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Topic: 3x3x3 LED cube driven by Music Input from 3 Bandpasses (Read 3443 times) previous topic - next topic

emceepaul

Hi Everyone,

Complete newbie here. I have been browsing through lots of topics containing multiplexing LED cubes. I am doing a project that requires me to build a 3x3x3 LED cube and drive it from the output from 3 bandpass filters (filtering bass, treble, and mid) from an audio source.

I have built a miniature 2x2x2 cube till now and have played around with addressing each column and each layer separately using a transistor. However, I am at loss on how to:

Using the Analog input and drive the LED cube such that

a) Each vertical plane (DIFFERENT from the LAYER--the plane is perpendicular to the layer containing 3 columns and 3 layers LED) to react to just the bass frequency and the remaining planes react to treble and mid).

b) The cube I have constructed employs the general common cathode common anode method with the anodes selecting the layer and the cathodes selecting the column. Is there a way to use the Arduino to do what I have explained? The trivial answer may be a Yes, but I would like someone to either direct me to a "readable" code that does similar things or to some sources that can help me out.

I can also take inputs from MSGEQ7 from Analog inputs instead of using the bandpass filters.

I want the cube to be a 3-D Spectrum analyzer. I am very new to programming and am trying my best to cope up. Hence, responses with a little less jargon will help. My friends have suggested using Shift Registers, which I have no idea about.

If anyone is kind enough to help me out, it will be much appreciated.

Thanks
EP

carbine000

Does your 3x3x3 cube work properly?


What kind of hardware are you using? Whether you will need to use shift registers or not will be determined by how many available pins you have.
A 3x3x3 cube has 9 columns and 9 rows correct? So you will need a total of 18 pins (or ports if that makes more sense to you) on your hardware. If you have that many available, then you can theoretically use your arduino and only your arduino. Shift registers are what people use to extend the amount of LEDs that can be controlled when the the number LEDs exceeds the available pins on the Arduino.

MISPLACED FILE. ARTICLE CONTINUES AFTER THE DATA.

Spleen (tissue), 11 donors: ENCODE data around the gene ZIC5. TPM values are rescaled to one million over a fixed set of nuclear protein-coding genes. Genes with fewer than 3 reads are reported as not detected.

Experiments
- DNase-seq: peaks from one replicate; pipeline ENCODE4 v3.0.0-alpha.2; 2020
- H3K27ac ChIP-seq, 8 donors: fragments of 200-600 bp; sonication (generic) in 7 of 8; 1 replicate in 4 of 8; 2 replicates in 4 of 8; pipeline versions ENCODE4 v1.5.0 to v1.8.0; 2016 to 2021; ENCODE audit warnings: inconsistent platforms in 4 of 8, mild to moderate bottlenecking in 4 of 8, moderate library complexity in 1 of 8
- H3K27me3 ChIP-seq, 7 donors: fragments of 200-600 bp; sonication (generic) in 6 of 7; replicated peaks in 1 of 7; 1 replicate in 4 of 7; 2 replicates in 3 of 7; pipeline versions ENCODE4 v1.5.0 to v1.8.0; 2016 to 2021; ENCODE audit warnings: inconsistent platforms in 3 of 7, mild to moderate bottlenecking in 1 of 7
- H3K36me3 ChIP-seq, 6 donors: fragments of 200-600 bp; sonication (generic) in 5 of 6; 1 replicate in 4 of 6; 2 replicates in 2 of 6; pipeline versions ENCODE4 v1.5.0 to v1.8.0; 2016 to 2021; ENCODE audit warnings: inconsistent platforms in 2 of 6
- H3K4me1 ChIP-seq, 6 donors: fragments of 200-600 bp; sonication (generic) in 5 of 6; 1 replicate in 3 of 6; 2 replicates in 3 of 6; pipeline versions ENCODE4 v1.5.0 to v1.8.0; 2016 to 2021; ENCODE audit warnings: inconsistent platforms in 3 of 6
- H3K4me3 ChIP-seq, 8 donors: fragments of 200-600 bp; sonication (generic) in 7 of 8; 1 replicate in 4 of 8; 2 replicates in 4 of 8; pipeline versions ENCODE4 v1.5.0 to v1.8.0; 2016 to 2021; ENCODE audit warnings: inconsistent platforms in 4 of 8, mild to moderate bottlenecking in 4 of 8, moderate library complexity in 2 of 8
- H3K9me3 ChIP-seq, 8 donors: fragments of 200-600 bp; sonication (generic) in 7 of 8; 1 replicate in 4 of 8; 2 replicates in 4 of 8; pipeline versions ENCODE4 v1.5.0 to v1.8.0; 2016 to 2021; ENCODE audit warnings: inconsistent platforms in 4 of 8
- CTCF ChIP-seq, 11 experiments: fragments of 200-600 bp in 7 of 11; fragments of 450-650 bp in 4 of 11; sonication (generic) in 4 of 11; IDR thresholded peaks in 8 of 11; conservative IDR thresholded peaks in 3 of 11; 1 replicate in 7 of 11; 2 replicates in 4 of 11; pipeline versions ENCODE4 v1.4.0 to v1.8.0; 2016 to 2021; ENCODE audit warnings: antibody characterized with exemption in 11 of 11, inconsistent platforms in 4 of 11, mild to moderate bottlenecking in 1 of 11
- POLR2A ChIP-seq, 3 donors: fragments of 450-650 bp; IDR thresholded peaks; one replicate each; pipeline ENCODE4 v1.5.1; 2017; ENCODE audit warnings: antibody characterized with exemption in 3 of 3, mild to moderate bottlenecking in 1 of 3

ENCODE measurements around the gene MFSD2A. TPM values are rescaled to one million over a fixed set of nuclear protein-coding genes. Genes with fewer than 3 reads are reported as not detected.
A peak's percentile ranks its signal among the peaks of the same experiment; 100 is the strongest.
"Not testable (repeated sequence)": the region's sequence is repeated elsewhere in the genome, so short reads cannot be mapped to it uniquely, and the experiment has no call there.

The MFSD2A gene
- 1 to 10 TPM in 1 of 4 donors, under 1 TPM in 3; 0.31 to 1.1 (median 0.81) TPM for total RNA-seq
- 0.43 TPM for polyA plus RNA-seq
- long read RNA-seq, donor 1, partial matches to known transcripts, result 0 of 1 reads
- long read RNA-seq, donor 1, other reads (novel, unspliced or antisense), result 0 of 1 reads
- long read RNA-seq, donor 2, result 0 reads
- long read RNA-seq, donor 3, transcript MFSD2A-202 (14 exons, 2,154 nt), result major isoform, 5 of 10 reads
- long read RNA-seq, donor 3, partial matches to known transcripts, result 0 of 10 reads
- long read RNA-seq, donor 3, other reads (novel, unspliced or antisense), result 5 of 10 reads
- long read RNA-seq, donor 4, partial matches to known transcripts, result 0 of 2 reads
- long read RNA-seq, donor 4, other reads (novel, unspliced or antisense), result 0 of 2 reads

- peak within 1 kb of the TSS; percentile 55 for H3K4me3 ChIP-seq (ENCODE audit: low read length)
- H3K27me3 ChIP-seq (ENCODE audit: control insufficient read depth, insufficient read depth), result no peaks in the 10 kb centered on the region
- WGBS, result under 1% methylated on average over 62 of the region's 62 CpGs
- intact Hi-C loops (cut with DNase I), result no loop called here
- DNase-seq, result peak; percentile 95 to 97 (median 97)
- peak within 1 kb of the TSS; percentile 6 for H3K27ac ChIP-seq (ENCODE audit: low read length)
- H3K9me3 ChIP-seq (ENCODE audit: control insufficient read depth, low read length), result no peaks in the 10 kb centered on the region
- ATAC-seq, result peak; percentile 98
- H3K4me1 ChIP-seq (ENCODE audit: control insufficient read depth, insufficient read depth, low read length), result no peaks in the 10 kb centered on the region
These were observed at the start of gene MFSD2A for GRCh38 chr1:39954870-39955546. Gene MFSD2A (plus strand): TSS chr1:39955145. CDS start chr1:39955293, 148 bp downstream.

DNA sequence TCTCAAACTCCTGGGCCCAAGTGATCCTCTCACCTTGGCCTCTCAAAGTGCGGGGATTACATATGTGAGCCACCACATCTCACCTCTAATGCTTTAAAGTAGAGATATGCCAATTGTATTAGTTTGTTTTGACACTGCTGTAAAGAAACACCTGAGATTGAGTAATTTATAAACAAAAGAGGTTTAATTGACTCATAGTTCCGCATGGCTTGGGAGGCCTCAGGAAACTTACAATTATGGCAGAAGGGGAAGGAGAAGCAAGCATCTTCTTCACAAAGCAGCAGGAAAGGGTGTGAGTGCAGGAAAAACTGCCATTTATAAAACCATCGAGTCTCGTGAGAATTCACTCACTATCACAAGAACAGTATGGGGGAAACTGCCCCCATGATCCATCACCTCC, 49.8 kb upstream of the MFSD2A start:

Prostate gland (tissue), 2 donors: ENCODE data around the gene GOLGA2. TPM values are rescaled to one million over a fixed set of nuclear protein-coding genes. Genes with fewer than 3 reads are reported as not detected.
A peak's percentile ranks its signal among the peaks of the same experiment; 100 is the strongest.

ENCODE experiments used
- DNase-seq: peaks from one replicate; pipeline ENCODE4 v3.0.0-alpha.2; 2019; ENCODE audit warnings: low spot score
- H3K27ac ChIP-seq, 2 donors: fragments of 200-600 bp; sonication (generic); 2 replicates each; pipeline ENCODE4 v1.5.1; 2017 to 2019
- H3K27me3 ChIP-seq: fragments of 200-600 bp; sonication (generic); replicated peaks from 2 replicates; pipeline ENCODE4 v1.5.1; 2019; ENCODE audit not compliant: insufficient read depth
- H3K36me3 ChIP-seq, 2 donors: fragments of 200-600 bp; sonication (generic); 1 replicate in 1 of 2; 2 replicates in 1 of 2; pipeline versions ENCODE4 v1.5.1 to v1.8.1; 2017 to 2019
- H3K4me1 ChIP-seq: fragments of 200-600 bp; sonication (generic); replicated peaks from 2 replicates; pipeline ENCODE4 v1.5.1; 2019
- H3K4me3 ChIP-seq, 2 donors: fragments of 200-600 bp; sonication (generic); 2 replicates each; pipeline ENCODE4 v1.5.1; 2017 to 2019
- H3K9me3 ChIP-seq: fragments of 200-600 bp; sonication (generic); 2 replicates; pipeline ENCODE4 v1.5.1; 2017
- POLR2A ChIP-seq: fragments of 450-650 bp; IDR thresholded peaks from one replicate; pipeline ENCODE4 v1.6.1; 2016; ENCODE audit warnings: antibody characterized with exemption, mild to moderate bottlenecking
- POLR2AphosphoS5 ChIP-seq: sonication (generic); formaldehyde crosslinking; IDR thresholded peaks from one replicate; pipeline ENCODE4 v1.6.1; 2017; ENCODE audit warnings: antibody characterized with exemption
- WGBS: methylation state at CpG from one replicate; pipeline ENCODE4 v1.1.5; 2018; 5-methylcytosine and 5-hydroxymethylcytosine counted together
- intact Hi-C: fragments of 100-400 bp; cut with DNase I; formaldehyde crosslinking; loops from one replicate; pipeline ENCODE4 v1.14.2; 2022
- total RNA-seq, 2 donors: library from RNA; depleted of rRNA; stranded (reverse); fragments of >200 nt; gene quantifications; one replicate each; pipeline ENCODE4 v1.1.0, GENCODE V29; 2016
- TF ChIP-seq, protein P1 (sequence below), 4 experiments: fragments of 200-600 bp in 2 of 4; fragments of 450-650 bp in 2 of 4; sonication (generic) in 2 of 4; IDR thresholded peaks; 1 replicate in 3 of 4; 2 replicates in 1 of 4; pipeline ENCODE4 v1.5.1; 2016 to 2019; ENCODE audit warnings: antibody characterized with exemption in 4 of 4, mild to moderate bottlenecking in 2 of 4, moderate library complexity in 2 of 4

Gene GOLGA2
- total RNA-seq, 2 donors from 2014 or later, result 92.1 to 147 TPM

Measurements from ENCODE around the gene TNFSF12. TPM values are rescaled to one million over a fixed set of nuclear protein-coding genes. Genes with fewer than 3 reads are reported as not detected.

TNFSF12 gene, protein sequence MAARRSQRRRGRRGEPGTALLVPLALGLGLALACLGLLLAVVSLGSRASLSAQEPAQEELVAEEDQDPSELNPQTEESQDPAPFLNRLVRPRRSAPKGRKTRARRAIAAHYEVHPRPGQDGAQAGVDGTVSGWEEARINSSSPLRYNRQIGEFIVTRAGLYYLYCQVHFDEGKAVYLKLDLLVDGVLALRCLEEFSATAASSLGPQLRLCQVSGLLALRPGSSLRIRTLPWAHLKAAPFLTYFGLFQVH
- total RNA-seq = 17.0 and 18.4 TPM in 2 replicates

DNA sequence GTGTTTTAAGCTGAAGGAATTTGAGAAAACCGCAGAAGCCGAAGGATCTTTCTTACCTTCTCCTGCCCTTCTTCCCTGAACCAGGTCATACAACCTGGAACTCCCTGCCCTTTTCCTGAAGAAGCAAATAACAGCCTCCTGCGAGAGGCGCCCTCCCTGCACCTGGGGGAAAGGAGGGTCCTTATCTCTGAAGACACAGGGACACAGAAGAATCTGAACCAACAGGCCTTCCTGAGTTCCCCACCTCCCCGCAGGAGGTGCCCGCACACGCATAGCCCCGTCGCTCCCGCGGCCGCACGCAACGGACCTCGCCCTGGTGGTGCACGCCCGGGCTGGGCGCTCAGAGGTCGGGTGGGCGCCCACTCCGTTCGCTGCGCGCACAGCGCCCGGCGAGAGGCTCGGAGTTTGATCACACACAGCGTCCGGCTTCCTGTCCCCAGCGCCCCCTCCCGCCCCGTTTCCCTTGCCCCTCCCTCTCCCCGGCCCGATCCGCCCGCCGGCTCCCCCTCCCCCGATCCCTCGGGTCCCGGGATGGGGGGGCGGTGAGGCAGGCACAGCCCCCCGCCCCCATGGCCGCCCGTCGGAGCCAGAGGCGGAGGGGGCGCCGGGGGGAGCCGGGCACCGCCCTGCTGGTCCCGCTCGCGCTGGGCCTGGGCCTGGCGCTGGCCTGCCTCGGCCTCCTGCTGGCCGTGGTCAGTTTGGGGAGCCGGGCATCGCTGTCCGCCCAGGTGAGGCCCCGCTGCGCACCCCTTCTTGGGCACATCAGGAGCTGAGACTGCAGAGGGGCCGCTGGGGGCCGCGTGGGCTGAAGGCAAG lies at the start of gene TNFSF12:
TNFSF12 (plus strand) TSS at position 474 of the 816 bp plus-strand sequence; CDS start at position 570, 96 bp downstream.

I know what you want to do is possible. Although, finding something that is exactly what you want might be tough.

I found a few things here. These might give you some ideas and education to help you along towards your goal.

http://www.instructables.com/id/How-to-Make-LEDs-Flash-to-Music-with-an-Arduino/?ALLSTEPS

http://www.arduino.cc/cgi-bin/yabb2/YaBB.pl?num=1202056662/0

emceepaul

Hi Mem,


The following are the terminologies I am using to describe the cube

column--refers to an arrangement of 3 LEDs if you are looking "down" on it from the top.

layer--refers to a 3x3 grid that is parallel to the surface on which the base of the cube is resting on

plane-- refers to an area that is PERPENDICULAR to the layer and comprises of 3 columns with LEDs from each layer. Think of a 3x3 grid but that is perpendicular to the base of the cube. In this way, a 3x3x3 cube has 3 vertical planes.

I think I will need 12 pins. 3 for 3 layers and 9 for 9 columns. It's like turn on the layer, then the column--you get 1 LED lit up. The problem I am having is : I can do what the instructables site shows me for an arrangement like that, but NOT for the cube. The architecture of the cube makes it difficult to do what the site shows.

I have the cube that is working properly --by working properly, I mean I have transistors properly connected and I can turn on a single LED, produce some basic patterns, but unfortunately, I have not been able to make each PLANE respond to music.

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